Manuscript poem by Pedro Xisto, a Brazilian poet which was enclosed in a letter sent to Stephen Bann in 1966. Manuscript poem by Pedro Xisto, a Brazilian poet which was enclosed in a letter sent to Stephen Bann in 1966.

The discovery of electricity was also food for a Gothic imaginary. The enduring imaginative power of Mary Shelley’s Frankenstein reveals the capacity of the literary imagination to rapid prototype future fictions.

A remarkably prescient essay published in 1797, attributed to German idealistic poet Friedrich Hölderlin, expresses a poetic desire to ‘give wings to our slow physics which has been moving so laboriously by way of experimentation… Thus – when philosophy provides the ideas [and] experience the data we can finally achieve a physics on a large scale which I expect from future epochs. It does not seem that present physics can satisfy a creative spirit as ours is or should be’ 18 In visionary poetry also from this period, Hölderlin began to fragment words and leave extended white spaces, which we might recognize as an important step towards the spatial poetics which Stéphane Mallarmé’s Un Coup de Dés Jamais N’Abolira le Hasard brought fully to light in 1896. It has been recently argued that Mallarmé’s poem, was based on a numerological play with the number seven.19 It is a certainly a vital turning point between symbolism and serialism. Its conceptual abandonment of poetic control makes a leap through the gate out of the 19th century and into the 20th.

A small network of writers including T. E. Hulme and Ezra Pound banded together in Soho in London in 1909 with the shared aim of writing a new form of poetry appropriate to a new century. The outcome was Imagism which brought a new focus on precision of form and concision of statement and which drew, through Pound in particular, on Japanese and Chinese ideographic influences. Picture and language-making were beginning to coalesce and combine.

4. Programming the Poem

Interconnections between concrete and visual poetry forms and what we now think of as early computer art were initiated for the first time by Professor Max Bense at Stuttgart Technische Hochschule in the late 1950s. His expertise in mathematics and philosophy infused the experimentation which his publishing, teaching and exhibition activities facilitated. His influence was enormous on the development of concrete poetry internationally. It was on the large Zusse mainframe computer at the Technischen Hochschule in Stuttgart that what is regarded as the first computer poem was created by Theo Lutz in 1959. It was through connections to Bense that in 1965 in Stuttgart Georg Nees and Frieder Nake (who had been a maths student at the Hochschule) had their (and the world’s) first exhibition of computer plotter drawings.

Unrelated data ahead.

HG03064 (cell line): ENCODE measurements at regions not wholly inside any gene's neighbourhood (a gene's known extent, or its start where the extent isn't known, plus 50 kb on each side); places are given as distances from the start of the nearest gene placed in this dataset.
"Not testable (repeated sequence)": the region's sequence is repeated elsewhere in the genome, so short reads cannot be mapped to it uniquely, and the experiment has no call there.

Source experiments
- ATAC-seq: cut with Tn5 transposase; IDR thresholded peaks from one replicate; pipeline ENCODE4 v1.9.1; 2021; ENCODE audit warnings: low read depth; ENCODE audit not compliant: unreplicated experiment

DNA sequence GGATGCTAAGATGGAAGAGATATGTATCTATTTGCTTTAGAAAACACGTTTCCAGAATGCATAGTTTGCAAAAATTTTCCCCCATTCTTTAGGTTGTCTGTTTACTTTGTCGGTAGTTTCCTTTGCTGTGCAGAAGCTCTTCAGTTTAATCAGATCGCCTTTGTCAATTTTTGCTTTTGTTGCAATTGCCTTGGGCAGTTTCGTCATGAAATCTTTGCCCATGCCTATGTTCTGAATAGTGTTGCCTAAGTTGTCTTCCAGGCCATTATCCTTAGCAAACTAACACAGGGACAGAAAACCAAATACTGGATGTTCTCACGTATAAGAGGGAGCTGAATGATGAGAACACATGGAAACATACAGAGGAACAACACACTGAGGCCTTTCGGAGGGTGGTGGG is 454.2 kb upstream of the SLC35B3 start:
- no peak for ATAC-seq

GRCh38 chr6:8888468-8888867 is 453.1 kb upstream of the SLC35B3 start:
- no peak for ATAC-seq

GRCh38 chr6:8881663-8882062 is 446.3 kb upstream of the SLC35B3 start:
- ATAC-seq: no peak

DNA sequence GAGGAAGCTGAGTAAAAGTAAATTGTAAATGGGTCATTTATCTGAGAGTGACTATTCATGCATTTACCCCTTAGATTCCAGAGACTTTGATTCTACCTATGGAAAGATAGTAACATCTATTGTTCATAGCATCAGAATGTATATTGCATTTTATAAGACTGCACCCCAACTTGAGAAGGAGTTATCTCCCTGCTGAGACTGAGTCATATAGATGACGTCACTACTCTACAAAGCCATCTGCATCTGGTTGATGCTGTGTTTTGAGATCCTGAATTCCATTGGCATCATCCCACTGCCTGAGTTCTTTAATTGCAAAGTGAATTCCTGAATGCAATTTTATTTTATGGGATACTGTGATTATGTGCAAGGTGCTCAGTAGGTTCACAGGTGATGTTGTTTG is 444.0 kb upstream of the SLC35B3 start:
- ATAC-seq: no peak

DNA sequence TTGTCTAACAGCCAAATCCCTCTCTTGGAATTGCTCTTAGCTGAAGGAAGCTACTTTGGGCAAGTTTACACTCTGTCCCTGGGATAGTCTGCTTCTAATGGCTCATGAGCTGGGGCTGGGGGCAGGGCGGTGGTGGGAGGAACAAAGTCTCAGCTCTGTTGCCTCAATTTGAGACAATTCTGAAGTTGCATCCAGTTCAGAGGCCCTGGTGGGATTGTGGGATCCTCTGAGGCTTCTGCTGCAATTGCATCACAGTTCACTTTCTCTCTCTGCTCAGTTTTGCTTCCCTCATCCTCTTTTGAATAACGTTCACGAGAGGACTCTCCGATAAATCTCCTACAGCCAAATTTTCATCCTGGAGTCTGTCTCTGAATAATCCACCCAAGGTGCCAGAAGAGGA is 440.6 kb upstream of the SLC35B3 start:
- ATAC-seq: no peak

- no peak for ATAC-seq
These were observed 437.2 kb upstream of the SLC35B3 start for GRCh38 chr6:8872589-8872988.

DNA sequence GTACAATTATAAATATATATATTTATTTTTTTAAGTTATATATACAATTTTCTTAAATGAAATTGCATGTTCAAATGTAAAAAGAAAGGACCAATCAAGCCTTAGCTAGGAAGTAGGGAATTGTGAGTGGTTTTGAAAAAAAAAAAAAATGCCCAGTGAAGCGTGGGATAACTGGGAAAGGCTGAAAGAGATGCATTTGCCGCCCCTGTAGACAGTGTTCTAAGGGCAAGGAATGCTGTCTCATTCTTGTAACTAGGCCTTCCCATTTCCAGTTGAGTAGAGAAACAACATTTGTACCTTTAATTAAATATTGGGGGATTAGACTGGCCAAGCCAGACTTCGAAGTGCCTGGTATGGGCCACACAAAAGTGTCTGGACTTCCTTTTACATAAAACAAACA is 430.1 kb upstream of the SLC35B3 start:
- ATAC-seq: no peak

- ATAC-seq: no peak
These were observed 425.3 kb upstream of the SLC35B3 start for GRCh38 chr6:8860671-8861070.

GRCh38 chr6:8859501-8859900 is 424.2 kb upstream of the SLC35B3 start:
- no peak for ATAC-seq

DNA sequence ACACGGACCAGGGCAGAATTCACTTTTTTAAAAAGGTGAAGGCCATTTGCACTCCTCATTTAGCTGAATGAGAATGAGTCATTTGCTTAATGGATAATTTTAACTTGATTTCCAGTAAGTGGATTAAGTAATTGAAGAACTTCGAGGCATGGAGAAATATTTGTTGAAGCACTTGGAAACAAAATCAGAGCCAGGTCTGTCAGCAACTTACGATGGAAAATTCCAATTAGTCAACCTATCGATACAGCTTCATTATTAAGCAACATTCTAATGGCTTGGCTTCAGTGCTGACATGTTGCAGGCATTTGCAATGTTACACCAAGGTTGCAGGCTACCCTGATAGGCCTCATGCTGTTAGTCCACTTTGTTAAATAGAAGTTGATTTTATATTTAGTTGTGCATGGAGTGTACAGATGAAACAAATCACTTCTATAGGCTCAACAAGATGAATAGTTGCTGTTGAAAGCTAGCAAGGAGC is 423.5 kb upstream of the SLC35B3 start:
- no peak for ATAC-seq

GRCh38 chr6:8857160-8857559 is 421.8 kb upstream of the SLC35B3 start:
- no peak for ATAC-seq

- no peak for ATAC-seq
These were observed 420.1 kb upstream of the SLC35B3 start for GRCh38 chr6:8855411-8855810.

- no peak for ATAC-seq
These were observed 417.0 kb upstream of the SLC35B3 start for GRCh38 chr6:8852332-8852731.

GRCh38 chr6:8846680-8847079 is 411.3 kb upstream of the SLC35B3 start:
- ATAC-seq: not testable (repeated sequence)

Mayer, the poet and typographer who had studied informally with Bense in the late 1950s, contributed significantly to the development of an ‘international style’ within concrete poetry design and typography, with his consistent use of lowercase and futura typeface which for a critical period in the mid-1960s many other poets adopted. His first typoems and experimental typographies date from the very early 1960s. From 1964-1968, through his imprint, edition hansjörg mayer, he published many early works revealing correspondences between concrete poems and early computations within the context of his three major concrete poetry portfolios as well as a series called futura. One of the contributors to the futura series was the Imagist poet, Louis Zukofsky. Mayer also published a rarely seen portfolio of prints made with computers by Frieder Nake in 1967. This portfolio called Matrizenmultiplikationen is currently on display at Tate Modern. Mayer’s unique expertise and virtuosity with print technologies of the time allowed for the casting of works in various experimental formats which stretched, fragmented and expanded the concept of the poem. He combined an interest in chance and randomness with a mathematically precise attention to use of graphic space, which makes his works now seem anticipatory of networked systems whilst holding a more modernist purity of form. He typeset several issues in the early-mid ‘60s of Bense and Walther’s booklet, rot, a seminal platform for disseminating and circulating possibilities of concrete and computational convergence.